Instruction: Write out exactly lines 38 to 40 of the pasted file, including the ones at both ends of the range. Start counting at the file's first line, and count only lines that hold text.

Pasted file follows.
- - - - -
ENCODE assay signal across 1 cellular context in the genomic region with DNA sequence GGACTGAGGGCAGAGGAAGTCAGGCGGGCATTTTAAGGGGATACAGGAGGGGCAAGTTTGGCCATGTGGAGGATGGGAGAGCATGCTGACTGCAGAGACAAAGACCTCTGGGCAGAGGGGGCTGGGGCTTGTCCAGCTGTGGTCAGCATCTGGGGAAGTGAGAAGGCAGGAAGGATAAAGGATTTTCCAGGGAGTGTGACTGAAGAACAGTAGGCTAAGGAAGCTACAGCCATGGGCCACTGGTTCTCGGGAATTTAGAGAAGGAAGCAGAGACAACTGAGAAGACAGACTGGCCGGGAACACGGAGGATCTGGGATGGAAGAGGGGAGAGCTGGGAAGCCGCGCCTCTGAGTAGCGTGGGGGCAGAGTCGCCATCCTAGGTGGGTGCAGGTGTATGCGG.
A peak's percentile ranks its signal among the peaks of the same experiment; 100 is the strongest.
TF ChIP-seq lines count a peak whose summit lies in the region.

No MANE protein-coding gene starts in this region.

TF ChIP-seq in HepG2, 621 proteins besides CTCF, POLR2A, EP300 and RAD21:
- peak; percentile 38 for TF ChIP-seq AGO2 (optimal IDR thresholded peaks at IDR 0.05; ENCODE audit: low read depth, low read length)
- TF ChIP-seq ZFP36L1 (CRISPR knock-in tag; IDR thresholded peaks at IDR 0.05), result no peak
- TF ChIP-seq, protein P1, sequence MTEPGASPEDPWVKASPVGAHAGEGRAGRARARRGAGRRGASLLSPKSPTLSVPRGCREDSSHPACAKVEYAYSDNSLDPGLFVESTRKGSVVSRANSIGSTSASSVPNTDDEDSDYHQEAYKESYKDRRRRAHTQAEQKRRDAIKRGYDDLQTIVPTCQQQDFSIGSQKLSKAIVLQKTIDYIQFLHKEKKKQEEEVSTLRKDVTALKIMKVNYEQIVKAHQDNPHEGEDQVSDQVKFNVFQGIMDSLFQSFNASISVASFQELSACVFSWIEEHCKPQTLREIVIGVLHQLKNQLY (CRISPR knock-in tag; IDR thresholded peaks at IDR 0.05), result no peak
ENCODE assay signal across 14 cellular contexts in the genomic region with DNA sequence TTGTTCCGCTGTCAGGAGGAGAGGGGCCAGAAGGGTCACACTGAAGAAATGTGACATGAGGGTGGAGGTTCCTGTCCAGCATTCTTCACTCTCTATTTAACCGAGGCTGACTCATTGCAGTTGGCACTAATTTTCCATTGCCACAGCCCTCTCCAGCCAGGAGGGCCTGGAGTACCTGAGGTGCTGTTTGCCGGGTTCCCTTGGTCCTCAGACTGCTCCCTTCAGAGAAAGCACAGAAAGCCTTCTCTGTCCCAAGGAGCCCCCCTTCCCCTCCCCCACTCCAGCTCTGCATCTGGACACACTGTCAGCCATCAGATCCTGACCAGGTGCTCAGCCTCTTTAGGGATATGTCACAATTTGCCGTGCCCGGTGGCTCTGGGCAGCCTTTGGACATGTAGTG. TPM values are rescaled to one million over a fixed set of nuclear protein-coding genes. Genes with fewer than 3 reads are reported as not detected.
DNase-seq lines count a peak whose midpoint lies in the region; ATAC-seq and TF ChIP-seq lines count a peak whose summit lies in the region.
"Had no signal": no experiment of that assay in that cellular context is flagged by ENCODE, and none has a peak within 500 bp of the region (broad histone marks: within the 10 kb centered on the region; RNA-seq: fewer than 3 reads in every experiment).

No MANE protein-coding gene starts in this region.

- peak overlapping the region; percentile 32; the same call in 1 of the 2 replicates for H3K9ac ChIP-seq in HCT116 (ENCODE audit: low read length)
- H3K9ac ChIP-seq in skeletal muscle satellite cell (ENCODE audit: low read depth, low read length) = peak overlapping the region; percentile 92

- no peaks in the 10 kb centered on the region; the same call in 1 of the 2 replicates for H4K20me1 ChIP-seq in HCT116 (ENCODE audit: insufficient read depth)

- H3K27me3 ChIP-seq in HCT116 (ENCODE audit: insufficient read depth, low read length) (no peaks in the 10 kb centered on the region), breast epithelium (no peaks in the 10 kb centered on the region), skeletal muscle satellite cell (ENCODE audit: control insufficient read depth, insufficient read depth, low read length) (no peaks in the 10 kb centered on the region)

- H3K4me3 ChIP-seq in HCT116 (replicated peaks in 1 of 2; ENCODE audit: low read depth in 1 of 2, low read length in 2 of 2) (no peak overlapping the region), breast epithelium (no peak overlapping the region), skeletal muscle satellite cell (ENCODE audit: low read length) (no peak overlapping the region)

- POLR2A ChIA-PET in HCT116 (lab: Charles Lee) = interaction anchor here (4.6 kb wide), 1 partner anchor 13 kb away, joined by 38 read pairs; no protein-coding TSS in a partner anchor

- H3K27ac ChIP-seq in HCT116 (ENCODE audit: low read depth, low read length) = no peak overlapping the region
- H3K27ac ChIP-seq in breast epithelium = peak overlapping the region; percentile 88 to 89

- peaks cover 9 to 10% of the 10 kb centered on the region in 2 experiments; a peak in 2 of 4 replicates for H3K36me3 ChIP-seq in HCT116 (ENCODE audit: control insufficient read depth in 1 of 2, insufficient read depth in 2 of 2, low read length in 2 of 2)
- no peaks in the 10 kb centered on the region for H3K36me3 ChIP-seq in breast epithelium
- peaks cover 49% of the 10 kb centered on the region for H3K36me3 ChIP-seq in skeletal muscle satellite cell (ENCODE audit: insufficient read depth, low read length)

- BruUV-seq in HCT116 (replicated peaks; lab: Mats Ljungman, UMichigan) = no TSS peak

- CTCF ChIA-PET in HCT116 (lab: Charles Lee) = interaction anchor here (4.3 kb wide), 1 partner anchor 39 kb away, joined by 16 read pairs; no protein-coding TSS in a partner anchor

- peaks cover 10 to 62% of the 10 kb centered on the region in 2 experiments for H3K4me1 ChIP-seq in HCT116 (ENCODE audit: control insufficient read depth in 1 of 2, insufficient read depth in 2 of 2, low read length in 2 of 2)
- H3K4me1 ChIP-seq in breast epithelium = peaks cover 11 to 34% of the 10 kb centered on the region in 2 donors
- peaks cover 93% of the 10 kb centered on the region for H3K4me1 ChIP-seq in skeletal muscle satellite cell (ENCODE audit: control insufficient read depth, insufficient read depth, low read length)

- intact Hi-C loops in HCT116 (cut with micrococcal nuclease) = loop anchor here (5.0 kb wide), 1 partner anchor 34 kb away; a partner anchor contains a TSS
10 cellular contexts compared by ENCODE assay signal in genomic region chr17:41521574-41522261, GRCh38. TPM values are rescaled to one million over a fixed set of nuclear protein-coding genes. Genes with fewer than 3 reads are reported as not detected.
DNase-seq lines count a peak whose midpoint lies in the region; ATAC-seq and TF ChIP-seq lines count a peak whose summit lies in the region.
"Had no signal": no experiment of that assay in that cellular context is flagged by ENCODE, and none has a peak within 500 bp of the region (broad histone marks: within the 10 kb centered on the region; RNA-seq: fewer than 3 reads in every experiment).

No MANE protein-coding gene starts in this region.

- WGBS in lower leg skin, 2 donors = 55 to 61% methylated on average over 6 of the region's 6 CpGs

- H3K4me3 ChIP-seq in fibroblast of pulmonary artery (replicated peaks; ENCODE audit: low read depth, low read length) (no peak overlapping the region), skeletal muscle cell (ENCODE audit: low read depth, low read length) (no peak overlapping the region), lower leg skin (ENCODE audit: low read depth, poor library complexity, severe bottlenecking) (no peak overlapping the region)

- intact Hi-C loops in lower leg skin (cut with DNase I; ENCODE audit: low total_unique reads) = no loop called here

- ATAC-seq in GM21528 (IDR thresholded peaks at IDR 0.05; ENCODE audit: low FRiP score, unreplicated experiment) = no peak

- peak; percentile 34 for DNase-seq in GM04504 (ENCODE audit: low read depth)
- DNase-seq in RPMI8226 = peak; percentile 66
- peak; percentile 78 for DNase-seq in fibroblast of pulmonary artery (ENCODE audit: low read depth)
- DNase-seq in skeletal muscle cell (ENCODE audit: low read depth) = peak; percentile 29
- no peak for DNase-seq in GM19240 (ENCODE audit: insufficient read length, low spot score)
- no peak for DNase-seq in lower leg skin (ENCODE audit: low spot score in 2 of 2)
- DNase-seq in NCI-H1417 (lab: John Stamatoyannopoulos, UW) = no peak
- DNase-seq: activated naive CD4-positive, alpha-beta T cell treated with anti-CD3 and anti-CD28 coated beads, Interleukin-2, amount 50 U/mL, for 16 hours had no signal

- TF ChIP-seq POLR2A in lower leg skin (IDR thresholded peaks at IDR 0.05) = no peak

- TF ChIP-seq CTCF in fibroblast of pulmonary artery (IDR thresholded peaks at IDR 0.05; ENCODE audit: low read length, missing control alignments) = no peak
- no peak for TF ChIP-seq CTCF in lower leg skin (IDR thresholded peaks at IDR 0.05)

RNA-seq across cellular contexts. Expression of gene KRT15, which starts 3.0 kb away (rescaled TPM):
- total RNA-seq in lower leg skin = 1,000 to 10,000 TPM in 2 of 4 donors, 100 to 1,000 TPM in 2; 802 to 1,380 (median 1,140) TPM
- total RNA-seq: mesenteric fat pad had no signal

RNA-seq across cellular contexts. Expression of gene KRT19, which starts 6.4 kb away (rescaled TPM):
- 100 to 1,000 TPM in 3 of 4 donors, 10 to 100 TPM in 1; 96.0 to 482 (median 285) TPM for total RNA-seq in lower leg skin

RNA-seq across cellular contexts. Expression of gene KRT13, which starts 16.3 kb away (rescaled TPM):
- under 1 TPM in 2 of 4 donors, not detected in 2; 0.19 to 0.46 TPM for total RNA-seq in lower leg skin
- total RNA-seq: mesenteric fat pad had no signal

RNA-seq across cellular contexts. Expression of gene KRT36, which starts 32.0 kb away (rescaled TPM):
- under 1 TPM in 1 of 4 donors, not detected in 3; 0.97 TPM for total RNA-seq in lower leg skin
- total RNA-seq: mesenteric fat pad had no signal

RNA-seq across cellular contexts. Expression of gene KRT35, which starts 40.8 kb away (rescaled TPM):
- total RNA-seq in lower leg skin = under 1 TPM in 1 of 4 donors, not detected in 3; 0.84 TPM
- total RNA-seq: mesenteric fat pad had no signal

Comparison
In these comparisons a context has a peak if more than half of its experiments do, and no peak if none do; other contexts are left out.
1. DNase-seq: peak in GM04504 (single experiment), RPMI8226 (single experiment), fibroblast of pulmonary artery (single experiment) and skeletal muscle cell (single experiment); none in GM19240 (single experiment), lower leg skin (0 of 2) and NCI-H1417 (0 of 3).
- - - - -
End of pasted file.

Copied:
- peak; percentile 34 for DNase-seq in GM04504 (ENCODE audit: low read depth)
- DNase-seq in RPMI8226 = peak; percentile 66
- peak; percentile 78 for DNase-seq in fibroblast of pulmonary artery (ENCODE audit: low read depth)